We are a culture of “ephemeral enthusiasm”, wrote David Brooks in his recent column for The New York Times. In an era where there is no dearth of information and amusements, we constantly find ourselves wanting more of what we have today and the same which we desired to have yesterday – No more does my latest iPhone or my whacky hairstyle is good (read as ‘kool’) enough. This insatiable desire to change for the sake of change, or out of boredom or even compulsion, has only made it difficult for us to focus on the activity or even with the people right before us. Software available from the times of Windows OS has paved a way for us to effectively multi-task. However, what we don’t realize is this constant buzz of our gadgets and the cacophony of our human mind has robbed us of our true productivity.
Yes, it is not easy to focus on one thing, when too many good (read as ‘awesome’) things are happening all around us; especially, when the incentive to focus is not there sometimes. Technologies keep updating, landscapes keep changing, good (read as ‘virtual’) friends keep adding, so on and so forth. C.S. Lewis, in his book The Screwtape Letters, states, “The horror of the same old thing is one of the gross passions of the human heart—an endless source of heresies in religion, folly in counsel, infidelity in marriage, and inconstancy in friendship (sic)”.
This obsession to focus on multiple activities at the same time has robbed us of our inner-satisfaction in completing any work with quality
So, what should be the ideal approach for a professional? Is it wrong for us to lay hands on as many technologies as possible at one go or should we devote our complete energy to learn and contribute to the current task at hand?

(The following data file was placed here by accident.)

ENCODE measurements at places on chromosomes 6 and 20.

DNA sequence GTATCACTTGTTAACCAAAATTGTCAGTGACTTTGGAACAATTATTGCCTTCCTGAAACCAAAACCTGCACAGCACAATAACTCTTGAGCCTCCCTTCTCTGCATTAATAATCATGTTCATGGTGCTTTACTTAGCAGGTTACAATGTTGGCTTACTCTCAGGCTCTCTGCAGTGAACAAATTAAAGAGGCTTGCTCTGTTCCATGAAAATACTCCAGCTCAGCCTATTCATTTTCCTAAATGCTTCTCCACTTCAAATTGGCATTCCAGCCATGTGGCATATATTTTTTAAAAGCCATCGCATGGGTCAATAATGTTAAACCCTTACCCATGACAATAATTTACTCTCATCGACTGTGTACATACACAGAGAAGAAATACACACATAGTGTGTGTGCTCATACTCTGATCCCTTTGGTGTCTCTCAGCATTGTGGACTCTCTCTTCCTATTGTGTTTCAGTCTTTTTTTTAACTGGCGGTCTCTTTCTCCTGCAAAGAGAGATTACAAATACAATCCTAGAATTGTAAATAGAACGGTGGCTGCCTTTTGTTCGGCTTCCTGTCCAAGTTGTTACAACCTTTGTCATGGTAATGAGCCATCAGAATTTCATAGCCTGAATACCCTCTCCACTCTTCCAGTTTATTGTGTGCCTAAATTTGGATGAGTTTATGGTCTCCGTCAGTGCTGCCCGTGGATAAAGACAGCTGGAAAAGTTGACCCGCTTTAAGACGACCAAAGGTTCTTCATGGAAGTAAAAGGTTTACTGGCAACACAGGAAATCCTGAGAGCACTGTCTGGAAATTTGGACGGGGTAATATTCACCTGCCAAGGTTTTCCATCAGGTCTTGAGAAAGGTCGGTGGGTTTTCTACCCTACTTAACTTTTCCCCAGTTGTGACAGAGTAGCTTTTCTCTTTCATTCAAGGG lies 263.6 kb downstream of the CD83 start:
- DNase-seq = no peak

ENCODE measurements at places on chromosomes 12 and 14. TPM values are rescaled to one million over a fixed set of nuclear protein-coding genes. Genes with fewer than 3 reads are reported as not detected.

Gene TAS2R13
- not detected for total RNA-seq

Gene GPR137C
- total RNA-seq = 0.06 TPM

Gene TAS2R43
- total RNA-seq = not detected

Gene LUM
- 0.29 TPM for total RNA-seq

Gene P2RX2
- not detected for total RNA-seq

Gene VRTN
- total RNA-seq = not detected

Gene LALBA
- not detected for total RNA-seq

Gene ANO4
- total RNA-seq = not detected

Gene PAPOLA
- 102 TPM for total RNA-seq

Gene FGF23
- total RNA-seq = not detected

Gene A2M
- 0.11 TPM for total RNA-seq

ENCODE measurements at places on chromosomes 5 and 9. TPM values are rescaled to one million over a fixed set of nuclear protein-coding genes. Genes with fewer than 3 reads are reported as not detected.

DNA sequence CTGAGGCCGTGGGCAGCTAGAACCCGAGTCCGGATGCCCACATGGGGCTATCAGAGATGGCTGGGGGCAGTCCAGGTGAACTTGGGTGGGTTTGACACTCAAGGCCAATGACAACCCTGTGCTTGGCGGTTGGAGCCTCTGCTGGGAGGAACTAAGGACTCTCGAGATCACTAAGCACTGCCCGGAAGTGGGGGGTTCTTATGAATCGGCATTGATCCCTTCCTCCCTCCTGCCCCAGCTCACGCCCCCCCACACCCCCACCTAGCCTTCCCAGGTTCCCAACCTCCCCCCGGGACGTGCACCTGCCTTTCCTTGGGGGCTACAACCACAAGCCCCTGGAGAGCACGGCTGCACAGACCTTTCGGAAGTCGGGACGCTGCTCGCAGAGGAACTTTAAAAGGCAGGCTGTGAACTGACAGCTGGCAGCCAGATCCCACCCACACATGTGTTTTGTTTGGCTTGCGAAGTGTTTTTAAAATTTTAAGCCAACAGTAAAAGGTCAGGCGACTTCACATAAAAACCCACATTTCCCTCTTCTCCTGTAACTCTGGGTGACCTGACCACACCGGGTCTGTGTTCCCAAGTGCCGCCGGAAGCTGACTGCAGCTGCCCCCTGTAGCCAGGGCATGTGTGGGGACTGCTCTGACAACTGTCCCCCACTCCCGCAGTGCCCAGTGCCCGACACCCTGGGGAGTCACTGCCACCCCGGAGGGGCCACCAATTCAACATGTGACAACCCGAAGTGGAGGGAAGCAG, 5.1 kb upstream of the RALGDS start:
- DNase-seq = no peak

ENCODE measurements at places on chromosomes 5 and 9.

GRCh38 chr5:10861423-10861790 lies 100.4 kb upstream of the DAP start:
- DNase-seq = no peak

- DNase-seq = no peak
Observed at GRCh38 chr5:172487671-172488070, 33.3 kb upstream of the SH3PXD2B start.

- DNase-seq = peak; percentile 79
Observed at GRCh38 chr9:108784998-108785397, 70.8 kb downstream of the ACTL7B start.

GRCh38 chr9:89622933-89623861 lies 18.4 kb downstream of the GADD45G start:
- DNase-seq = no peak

The answer, I believe, lies in our ability to balance our innate desire to change for the good and the intent to focus on the things that are now and important. Brain studies have proved that if we are unable to pay attention to a stimulus for a certain time, it becomes highly impossible to remember that stimulus later. In fact, researchers like Paul Johnson, argue that our post-internet era brains have changed dynamically. He describes this new phenomenon as “brain plasticity”, where some areas of our brain expand or shrink based on how we use that area. Those who relied on the Internet (read as ‘Googling’) quite heavily activated their “reasoning and decision making” areas of their brain and while those who used Internet less often activated their “memory” related areas of their brain.
Nevertheless, the main reason for our inability to focus is to do with our ability (read as ‘pride’) to multi-task. We feel inadequate or hopeless if we have or do anything less than our neighbor. And what is fascinating is that we even judge people’s worth based on how busy they look. However, we don’t realize this obsession to focus on multiple activities at the same time has robbed us of our inner-satisfaction in completing any work with quality. In fact, research conducted at Stanford University observed multitasking to be less productive and that which undermines the performance and even the brain of the multi-tasker. Interestingly, another study done by the University of London found the IQ levels of the multi-taskers drop down drastically while doing cognitive tasks, much like a person who smoked pot or stayed up all night!
In summary, while it is great to be engaged (read as ‘busy’) all the time, the urge to get interrupted either through a phone, a like symbol or an email only diminishes pleasure while increasing desire. “The pleasure of novelty is by its very nature more subject than any other to the law of diminishing returns”, says C.S. Lewis. So, while it is imperative and vital to learn many technologies, make new friends and experience different things in this world, real fulfillment happens when we can focus one at a time, see them through the eye and not just with the eye.
(The opinions expressed in this article are the author's own and do not necessarily reflect the view of the company.)